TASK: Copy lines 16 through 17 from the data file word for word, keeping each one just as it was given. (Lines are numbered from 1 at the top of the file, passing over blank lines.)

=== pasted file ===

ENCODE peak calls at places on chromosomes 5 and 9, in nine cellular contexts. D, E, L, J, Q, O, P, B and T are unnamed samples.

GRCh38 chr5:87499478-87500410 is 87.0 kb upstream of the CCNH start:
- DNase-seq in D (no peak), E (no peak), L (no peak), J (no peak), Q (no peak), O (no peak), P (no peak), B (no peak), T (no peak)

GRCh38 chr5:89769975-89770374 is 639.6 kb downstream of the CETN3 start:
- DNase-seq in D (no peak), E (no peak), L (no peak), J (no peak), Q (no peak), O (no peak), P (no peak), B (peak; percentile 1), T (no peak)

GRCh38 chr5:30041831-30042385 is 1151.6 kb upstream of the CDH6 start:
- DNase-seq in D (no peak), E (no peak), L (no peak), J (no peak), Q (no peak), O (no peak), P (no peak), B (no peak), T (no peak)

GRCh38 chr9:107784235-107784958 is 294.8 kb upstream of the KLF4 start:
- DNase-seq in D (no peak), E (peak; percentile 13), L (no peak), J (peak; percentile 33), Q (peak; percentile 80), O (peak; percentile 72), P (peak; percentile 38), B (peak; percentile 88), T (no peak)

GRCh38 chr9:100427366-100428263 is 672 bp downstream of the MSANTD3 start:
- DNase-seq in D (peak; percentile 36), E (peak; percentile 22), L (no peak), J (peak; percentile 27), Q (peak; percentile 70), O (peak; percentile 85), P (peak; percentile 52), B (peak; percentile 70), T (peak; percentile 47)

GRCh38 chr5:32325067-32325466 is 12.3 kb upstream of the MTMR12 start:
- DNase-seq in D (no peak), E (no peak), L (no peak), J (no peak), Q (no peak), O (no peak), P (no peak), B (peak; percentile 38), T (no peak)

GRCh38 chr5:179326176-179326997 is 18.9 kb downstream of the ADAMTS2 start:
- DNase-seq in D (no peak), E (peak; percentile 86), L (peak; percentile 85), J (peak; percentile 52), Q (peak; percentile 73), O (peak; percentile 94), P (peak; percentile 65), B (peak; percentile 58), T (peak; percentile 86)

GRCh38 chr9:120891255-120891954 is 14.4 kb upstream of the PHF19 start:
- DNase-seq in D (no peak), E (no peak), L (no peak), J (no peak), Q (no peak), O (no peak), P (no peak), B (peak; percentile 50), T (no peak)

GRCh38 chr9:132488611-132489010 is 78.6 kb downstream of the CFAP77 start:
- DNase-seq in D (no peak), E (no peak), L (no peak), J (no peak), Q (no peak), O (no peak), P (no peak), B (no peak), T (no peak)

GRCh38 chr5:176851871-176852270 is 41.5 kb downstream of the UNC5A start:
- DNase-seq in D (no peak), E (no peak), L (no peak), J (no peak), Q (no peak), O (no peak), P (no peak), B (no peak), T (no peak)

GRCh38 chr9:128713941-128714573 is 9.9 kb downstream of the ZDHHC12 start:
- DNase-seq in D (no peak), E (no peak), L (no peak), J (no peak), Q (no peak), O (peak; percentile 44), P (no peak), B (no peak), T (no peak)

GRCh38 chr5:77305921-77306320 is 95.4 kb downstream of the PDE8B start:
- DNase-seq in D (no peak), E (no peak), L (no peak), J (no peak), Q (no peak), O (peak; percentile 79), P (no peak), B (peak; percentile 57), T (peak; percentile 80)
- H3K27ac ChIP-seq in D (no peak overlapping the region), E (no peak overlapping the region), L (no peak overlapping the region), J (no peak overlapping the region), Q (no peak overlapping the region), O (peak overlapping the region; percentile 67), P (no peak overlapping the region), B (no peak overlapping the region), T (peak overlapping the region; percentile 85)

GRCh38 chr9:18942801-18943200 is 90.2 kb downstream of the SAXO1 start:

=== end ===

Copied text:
GRCh38 chr9:120891255-120891954 is 14.4 kb upstream of the PHF19 start:
- DNase-seq in D (no peak), E (no peak), L (no peak), J (no peak), Q (no peak), O (no peak), P (no peak), B (peak; percentile 50), T (no peak)